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Main gallery: Moai.
Archivo:Moai and Esmeralda.jpg

Moai statue with its Pukao

Pukao are the hats or topknots formerly placed on top of some moai statues from Rapa Nui (Easter island).

They are cylindrical in shape with a dent on the underside to fit on the head of the moai and a boss or knot on top. They fitted onto the moai in such a way that the pukao protruded forwards. Their size varies in proportion to the moai they were on but they can be up to 8 foot tall and 8 feet in diameter.

They were all carved from a very light red volcanic stone scoria, which was quarried from a single source at Puna Pau. The pukao was balanced as a separate piece on top of the head of a moai. It is not known how they were raised and placed but theories include them being raised with the statue or placed after the statue was erected. Pukao may have represented dressed hair or headdresses of red feathers worn by chiefs throughout Polynesia. To date, about 100 pukao have been documented archaeologically, but only at ahu with fallen statues or at the source quarry.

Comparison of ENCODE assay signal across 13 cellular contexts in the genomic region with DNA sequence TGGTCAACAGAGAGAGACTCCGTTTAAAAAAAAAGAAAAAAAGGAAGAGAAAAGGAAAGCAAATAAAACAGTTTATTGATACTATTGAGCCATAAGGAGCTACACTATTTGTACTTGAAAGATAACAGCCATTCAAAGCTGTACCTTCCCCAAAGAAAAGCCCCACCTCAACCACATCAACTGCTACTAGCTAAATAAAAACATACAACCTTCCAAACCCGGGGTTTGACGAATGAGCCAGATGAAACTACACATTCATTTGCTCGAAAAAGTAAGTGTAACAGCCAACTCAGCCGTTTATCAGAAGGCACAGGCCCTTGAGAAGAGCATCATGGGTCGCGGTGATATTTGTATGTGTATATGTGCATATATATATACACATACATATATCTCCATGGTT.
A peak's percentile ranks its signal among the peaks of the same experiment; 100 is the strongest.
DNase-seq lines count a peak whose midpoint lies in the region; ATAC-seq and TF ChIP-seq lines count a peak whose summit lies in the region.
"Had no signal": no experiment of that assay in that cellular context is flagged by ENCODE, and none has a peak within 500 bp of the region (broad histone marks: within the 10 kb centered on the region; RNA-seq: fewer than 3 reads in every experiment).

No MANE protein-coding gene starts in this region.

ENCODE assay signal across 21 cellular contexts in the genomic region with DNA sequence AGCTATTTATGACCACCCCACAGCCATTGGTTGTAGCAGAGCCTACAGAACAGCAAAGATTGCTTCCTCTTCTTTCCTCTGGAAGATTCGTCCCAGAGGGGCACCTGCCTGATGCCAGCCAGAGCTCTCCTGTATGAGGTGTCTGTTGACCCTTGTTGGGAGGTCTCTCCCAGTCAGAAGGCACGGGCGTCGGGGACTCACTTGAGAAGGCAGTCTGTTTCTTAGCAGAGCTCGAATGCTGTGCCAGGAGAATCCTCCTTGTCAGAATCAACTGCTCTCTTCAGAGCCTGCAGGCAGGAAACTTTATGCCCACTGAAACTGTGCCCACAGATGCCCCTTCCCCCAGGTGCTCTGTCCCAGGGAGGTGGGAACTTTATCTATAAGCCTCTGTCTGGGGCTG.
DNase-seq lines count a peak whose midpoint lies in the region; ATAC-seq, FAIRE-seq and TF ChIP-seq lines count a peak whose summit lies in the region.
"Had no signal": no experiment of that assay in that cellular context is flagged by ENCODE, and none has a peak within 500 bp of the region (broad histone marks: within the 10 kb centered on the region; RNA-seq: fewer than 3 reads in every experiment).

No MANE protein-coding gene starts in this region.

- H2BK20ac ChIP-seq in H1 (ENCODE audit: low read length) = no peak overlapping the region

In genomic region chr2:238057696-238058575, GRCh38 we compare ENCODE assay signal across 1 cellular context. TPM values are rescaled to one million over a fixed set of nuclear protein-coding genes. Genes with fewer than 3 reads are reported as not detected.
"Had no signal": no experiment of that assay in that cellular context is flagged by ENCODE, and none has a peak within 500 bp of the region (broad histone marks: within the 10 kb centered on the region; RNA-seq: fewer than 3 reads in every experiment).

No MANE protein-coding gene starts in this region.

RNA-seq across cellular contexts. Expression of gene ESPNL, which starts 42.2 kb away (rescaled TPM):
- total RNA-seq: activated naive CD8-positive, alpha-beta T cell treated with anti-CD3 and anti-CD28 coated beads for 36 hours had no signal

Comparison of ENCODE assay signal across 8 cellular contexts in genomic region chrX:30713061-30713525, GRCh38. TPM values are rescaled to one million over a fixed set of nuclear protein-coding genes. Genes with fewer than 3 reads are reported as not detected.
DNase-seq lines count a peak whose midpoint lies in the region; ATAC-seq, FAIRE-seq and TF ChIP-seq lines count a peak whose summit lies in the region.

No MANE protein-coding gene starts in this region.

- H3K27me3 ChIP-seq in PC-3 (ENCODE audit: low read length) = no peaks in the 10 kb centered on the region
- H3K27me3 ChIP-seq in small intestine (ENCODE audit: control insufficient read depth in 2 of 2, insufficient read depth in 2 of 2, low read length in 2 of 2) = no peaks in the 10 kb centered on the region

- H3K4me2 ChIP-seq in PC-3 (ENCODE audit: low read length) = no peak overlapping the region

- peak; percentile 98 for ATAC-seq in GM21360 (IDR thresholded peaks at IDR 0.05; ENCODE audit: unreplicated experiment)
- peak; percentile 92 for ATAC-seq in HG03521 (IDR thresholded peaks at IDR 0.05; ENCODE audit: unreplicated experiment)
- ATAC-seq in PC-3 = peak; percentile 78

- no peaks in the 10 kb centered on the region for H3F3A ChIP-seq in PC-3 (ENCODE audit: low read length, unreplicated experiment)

Sources[]

Plantilla:Archaeology-stub

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Esta página tiene contenido de Wikipedia. El Artículo original es Pukao. La lista de autores la puedes ver en Historial. El texto de Wikipedia esta disponible bajo Licencia Creative Commons Atribución/Compartir-Igual 3.0.
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